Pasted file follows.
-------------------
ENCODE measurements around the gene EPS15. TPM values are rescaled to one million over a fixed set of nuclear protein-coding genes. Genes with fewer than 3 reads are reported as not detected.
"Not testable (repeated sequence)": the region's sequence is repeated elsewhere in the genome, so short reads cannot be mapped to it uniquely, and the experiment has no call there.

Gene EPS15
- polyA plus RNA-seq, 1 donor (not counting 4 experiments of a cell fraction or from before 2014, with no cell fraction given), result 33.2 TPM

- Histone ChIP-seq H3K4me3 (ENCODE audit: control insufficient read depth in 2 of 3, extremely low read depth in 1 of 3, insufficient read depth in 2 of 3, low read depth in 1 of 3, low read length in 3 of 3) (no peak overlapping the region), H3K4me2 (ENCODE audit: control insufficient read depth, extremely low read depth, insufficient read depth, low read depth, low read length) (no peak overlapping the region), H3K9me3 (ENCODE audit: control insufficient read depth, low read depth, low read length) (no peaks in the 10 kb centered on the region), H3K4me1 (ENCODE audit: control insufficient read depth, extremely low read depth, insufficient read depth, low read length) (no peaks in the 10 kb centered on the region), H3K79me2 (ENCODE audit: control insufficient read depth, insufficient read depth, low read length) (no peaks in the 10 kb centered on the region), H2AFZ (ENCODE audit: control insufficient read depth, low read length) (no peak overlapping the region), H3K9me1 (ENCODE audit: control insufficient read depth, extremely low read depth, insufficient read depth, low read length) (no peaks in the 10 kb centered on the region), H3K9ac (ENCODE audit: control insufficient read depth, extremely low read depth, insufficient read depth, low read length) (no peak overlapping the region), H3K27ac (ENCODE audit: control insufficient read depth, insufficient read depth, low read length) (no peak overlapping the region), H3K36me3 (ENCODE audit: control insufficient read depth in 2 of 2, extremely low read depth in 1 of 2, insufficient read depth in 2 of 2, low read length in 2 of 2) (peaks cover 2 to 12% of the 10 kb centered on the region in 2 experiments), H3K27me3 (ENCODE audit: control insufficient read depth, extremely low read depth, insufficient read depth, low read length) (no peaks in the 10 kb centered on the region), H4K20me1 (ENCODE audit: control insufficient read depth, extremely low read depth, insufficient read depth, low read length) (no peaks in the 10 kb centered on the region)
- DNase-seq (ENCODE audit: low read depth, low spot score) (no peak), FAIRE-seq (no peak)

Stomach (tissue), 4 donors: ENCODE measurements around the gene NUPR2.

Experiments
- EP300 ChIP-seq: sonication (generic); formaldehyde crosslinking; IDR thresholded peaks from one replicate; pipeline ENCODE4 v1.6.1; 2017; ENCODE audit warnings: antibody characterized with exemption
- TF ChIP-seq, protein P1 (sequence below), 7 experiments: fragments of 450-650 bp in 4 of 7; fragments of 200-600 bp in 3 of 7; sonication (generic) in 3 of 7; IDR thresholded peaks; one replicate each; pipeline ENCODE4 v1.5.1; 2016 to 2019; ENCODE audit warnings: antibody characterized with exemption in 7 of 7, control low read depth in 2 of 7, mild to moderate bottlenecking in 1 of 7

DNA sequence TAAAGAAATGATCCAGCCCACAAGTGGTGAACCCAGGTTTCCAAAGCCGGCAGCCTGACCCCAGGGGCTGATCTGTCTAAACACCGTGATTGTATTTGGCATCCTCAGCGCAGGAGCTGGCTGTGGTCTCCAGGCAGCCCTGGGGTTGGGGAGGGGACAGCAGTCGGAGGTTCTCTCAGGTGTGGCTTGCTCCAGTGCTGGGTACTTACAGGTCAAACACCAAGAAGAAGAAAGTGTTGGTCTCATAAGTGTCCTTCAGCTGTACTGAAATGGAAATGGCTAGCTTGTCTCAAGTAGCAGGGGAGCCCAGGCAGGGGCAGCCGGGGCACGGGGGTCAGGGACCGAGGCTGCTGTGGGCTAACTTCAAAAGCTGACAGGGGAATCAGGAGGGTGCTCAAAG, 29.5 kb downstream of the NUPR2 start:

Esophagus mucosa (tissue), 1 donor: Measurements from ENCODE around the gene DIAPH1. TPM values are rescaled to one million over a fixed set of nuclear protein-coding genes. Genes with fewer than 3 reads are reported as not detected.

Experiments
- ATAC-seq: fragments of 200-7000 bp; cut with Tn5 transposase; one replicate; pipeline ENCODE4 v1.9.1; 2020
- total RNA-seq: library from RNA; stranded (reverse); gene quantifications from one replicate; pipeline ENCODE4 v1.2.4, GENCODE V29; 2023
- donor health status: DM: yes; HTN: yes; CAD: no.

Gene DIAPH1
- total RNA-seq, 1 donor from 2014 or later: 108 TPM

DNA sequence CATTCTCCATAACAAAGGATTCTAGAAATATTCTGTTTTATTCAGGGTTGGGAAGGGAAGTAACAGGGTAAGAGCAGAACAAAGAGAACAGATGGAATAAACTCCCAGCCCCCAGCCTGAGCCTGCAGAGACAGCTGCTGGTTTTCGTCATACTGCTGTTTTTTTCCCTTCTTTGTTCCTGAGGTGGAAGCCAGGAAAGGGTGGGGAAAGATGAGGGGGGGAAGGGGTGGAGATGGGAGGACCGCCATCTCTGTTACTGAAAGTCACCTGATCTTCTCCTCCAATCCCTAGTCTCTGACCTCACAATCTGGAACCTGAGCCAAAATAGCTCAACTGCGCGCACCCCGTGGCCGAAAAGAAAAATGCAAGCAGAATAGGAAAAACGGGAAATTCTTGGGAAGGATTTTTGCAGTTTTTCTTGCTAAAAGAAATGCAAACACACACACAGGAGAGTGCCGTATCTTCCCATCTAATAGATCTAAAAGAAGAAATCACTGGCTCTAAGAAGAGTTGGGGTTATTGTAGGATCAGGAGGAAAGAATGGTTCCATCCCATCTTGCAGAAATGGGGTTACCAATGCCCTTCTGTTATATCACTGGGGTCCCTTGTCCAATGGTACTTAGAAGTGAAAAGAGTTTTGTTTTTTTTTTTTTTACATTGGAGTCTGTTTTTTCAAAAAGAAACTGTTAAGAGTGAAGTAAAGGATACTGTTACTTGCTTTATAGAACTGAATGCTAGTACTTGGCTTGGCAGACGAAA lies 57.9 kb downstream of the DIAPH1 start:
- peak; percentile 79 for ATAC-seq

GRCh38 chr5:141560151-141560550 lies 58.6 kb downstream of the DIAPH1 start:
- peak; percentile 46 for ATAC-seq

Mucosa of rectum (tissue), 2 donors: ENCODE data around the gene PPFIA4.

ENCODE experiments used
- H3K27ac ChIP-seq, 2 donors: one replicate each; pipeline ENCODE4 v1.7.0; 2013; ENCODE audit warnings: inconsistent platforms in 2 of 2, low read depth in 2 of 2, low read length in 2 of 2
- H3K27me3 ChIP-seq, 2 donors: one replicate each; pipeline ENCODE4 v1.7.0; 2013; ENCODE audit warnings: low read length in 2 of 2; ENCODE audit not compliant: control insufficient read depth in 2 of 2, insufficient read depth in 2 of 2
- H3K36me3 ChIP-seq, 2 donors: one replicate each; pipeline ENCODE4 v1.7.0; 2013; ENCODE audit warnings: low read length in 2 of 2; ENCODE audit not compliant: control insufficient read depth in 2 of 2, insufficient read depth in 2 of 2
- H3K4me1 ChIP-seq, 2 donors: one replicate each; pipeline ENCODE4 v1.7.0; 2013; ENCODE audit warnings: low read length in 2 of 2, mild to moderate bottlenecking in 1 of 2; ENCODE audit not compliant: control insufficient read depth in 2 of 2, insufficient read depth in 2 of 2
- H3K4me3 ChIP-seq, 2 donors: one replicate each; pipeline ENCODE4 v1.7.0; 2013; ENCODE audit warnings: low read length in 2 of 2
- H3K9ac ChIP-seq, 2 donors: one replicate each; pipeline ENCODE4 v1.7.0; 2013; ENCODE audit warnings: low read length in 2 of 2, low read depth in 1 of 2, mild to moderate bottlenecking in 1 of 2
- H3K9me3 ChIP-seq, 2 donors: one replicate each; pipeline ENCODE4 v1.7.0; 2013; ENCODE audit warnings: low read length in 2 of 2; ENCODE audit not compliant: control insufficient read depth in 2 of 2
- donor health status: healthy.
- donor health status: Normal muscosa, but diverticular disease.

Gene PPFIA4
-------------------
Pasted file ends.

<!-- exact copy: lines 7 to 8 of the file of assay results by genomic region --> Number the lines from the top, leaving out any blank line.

Stomach (tissue), 4 donors: ENCODE measurements around the gene NUPR2.

Experiments